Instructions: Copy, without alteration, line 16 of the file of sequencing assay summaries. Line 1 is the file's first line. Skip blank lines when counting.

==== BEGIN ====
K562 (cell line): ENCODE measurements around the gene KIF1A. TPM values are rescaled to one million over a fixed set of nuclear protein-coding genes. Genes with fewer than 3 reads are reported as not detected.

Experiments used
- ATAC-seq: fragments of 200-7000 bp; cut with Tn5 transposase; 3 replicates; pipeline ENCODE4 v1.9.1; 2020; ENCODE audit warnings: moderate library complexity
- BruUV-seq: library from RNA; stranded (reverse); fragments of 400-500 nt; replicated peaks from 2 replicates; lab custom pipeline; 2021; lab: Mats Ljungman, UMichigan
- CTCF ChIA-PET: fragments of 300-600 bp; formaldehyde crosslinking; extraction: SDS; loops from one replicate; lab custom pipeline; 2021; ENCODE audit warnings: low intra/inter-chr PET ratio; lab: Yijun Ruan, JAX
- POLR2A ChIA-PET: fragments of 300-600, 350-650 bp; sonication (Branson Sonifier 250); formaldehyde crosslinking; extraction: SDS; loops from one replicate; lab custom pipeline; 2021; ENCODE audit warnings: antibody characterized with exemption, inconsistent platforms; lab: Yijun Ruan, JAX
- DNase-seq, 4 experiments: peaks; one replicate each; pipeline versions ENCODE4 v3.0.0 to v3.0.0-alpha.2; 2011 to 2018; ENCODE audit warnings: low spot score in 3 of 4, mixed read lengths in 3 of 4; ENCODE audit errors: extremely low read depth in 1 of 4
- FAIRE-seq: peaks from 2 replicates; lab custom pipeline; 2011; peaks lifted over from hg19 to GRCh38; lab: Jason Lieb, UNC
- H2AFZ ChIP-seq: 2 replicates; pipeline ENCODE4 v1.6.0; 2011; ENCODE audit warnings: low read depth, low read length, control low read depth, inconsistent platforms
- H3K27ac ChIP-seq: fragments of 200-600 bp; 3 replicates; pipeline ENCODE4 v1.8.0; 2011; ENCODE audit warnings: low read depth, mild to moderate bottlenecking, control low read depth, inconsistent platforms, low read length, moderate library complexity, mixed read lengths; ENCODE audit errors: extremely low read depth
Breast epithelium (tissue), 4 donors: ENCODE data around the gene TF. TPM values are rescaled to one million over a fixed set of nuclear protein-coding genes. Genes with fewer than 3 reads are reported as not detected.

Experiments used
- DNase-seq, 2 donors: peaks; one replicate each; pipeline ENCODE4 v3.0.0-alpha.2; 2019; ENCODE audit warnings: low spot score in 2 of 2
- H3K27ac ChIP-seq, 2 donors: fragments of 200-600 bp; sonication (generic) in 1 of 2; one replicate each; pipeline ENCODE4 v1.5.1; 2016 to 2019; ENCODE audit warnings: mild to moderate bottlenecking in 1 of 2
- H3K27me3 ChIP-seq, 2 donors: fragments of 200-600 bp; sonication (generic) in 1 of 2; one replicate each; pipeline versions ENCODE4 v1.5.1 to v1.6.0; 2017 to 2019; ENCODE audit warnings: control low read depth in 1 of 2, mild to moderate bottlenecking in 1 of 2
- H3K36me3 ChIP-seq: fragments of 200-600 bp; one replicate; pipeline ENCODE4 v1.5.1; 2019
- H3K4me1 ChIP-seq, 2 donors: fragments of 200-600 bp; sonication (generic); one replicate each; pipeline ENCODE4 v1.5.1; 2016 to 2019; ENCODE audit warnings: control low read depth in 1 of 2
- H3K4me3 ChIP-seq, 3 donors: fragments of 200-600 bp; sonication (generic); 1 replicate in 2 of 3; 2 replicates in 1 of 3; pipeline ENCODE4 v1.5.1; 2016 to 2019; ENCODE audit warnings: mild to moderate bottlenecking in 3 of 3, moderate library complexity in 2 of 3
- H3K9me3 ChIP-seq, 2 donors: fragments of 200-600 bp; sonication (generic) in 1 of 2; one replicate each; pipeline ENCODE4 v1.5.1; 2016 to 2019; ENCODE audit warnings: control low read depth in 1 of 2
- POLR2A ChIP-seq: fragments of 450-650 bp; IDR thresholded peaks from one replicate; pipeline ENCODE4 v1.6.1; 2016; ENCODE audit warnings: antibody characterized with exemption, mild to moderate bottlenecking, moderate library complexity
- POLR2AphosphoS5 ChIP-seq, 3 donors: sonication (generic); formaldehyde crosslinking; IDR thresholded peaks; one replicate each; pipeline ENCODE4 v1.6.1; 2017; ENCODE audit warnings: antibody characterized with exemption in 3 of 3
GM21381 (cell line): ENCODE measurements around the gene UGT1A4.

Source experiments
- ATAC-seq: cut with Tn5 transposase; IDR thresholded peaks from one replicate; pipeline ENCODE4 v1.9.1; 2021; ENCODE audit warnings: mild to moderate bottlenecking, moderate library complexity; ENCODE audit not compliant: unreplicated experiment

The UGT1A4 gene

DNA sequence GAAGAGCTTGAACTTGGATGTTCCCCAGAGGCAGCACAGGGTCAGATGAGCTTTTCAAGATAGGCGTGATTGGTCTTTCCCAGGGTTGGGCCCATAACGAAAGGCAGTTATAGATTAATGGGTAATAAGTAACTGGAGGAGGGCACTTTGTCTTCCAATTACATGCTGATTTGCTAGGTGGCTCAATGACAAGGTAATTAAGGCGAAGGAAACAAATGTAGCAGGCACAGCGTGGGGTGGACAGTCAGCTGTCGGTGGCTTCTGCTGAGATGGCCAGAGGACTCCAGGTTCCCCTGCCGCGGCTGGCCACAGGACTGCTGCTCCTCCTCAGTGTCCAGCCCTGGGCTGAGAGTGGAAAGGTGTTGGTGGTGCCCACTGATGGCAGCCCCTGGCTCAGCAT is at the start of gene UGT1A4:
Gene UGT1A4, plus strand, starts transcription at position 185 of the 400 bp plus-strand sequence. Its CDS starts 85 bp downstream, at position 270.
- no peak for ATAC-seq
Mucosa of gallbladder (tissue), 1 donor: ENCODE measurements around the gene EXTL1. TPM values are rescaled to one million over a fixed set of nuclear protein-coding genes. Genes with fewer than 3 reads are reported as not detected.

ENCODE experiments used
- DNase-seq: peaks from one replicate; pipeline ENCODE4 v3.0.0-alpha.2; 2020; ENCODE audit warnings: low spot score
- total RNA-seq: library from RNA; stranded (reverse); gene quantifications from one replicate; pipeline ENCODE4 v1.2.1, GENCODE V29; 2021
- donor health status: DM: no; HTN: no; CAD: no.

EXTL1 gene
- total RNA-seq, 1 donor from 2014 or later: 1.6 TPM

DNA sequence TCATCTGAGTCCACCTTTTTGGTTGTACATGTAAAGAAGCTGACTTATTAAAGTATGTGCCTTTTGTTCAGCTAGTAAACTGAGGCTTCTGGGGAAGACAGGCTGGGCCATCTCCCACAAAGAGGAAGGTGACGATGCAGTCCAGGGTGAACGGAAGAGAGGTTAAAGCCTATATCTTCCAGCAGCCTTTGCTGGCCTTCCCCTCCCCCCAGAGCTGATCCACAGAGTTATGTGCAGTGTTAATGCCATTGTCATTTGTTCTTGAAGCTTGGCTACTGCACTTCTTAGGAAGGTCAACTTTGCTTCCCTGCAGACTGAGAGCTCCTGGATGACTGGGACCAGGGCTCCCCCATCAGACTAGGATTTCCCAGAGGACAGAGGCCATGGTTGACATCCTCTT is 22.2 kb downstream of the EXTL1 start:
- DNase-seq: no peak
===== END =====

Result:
- H3K36me3 ChIP-seq: fragments of 200-600 bp; one replicate; pipeline ENCODE4 v1.5.1; 2019